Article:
We see it time and time again. At the start of a software development project, risk is high and rooted in uncertainty. No matter the project, the company, or the level of expertise of the folks we're talking with - there are always lots of unanswered questions.
- What business value will this create?
- Are we building the right thing?
- Are we solving the right problems?
- Will it be easy to use?
- Will end-users actually use it?
- How will it behave on different devices?
- What will it cost?
- Can I get "buy-in" from investors?
More often than not, various parties involved aren’t yet aligned around a singular vision — or worse, they assume alignment that isn’t actually there.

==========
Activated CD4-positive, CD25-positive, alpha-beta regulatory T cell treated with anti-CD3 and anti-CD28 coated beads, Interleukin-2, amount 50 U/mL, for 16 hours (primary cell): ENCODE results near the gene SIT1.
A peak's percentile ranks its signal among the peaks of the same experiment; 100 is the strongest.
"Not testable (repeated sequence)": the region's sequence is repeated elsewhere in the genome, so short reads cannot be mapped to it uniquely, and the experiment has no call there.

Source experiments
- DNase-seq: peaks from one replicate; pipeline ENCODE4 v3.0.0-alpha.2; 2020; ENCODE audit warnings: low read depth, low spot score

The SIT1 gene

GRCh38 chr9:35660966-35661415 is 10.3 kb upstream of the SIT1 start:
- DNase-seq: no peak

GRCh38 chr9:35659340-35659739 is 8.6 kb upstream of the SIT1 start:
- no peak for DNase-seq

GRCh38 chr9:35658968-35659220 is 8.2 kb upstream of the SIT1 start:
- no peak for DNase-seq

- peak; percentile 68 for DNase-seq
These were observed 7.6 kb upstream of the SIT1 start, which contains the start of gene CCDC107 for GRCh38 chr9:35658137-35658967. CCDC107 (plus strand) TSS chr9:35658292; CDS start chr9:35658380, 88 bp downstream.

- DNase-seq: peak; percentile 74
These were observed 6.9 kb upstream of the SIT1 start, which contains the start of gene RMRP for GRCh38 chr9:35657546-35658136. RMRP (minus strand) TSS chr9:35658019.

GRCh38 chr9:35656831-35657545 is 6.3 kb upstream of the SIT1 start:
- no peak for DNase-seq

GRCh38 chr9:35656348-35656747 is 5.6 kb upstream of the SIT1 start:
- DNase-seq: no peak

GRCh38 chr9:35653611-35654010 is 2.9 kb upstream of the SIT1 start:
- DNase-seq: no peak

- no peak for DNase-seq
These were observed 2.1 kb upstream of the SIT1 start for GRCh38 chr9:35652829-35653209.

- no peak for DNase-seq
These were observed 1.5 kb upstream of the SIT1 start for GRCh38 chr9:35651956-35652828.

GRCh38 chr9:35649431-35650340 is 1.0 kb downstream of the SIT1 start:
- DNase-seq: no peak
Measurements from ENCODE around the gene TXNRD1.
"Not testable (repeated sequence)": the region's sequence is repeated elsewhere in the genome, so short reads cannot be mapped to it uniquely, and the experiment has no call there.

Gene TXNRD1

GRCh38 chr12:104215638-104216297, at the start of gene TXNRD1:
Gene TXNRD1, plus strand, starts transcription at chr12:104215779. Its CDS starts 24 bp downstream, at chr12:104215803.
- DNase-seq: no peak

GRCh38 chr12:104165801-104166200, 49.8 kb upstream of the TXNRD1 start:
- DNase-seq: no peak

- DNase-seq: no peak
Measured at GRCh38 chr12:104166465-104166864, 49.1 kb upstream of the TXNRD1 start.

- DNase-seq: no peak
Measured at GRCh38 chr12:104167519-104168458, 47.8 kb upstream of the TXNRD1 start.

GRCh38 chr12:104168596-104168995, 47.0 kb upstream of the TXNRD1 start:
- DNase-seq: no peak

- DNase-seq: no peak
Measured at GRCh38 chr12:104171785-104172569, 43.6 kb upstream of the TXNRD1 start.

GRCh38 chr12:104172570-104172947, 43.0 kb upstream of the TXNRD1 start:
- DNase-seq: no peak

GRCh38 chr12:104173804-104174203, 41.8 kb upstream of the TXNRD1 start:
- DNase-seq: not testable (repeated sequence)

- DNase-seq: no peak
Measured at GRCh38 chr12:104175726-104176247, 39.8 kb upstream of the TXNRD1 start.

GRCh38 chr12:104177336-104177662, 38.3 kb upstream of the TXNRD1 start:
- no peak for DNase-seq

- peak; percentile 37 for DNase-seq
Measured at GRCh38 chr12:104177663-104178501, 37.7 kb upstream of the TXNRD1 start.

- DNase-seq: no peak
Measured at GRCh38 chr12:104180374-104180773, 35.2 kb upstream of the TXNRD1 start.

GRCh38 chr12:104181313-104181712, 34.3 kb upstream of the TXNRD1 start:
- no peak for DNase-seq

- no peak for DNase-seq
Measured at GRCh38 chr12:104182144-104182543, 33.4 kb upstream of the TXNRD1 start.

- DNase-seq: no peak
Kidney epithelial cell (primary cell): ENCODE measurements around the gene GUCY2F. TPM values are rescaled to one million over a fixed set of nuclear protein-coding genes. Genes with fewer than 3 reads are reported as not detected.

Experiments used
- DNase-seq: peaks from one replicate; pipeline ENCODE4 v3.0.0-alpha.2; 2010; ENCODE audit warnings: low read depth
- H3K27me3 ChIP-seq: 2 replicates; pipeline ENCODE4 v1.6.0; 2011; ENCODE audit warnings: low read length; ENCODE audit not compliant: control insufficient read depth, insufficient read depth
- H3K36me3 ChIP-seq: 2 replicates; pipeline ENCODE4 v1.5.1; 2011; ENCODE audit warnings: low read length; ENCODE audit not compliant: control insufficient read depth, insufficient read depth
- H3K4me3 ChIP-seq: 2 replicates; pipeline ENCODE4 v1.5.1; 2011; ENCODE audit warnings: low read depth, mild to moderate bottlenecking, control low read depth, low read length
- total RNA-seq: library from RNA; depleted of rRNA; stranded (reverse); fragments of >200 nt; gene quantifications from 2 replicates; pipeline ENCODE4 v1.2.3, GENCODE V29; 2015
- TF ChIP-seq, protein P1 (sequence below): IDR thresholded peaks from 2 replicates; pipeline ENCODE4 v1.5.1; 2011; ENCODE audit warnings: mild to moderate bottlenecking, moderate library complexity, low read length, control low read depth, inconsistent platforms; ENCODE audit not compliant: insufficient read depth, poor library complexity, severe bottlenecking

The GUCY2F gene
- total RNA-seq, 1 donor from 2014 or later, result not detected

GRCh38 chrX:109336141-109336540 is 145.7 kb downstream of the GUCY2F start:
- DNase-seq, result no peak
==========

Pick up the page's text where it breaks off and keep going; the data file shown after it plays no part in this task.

Enter - the power of prototyping.
In general, the objective of throw-away prototyping is to validate or derive system requirements, flesh out unknowns and, where desired, establish Minimum Viable Product (MVP) features.
Often referred to as "wireframing", the prototyping process starts with those requirements which are poorly understood. Input is gathered from key stakeholders and screens are designed to reflect user interface, navigation and workflow for the desired system functionality. This allows clients to really visualize the end product - not only what it will look like but how the enduser will interact with it. A cycle of feedback and additional requirements naturally evolve through this process until there is consensus amongst the stakeholders.